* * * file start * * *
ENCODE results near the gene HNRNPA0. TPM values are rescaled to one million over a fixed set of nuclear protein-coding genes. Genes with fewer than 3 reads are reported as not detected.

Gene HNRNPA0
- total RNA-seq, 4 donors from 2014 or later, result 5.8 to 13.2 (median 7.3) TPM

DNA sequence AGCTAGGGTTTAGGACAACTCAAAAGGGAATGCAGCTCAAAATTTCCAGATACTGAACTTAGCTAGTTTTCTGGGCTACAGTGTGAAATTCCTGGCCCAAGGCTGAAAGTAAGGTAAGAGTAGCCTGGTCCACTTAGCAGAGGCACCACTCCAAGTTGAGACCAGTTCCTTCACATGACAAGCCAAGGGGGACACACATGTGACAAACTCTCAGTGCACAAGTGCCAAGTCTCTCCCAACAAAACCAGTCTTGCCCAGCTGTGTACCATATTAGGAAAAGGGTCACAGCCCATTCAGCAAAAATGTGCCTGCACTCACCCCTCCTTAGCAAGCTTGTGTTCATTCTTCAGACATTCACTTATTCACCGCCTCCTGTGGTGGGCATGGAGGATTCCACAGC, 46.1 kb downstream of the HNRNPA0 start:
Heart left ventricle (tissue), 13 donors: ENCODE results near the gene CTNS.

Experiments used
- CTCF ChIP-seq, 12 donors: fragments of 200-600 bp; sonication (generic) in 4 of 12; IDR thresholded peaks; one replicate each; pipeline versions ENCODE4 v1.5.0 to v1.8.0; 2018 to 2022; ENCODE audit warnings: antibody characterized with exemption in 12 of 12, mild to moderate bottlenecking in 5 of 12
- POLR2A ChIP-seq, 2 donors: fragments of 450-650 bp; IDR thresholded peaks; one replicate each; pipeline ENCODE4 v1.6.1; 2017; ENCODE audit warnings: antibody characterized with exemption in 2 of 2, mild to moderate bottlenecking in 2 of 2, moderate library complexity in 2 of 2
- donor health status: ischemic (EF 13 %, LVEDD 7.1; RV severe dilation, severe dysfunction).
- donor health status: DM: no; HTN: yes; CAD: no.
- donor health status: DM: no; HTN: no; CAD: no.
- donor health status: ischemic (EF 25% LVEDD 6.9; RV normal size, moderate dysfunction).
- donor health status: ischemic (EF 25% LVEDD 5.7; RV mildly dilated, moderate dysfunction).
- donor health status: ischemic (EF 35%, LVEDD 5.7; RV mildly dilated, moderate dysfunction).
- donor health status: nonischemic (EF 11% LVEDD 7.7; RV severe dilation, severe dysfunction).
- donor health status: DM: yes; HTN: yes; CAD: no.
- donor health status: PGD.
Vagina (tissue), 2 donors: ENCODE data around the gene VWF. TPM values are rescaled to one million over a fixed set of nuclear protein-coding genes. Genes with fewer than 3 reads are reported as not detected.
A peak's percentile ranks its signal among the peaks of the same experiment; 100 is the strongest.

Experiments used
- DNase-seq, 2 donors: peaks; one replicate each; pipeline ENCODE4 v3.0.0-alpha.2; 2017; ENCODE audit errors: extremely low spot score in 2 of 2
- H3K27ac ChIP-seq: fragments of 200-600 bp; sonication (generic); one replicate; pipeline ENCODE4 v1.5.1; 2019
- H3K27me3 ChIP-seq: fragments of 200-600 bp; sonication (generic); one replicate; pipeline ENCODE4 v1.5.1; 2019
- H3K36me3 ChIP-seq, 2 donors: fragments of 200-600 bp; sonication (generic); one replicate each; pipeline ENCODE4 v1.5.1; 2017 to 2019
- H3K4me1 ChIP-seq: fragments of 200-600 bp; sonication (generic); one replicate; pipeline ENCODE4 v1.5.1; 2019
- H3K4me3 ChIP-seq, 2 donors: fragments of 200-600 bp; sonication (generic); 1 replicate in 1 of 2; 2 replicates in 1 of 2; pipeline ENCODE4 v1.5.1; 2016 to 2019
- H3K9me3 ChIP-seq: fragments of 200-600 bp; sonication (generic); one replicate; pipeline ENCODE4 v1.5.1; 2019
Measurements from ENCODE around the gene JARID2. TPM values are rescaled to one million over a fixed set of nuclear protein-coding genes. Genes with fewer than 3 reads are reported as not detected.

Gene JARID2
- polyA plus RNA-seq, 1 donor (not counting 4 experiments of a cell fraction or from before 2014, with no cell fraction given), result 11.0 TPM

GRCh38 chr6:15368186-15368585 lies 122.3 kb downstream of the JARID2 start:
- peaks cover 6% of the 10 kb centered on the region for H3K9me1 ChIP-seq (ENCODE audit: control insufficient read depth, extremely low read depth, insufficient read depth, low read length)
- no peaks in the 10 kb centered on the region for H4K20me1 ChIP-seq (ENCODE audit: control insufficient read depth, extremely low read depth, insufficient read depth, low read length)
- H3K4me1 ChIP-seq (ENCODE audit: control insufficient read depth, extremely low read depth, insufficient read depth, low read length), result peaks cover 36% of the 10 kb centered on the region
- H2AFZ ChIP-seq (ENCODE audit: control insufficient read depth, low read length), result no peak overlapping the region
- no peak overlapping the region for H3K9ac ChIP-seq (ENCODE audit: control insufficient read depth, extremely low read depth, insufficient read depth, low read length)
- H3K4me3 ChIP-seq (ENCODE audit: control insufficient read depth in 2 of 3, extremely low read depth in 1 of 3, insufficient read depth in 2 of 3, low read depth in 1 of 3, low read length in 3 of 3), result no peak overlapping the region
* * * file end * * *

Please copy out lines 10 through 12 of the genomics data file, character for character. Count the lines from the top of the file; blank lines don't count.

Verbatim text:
- donor health status: DM: no; HTN: yes; CAD: no.
- donor health status: DM: no; HTN: no; CAD: no.
- donor health status: ischemic (EF 25% LVEDD 6.9; RV normal size, moderate dysfunction).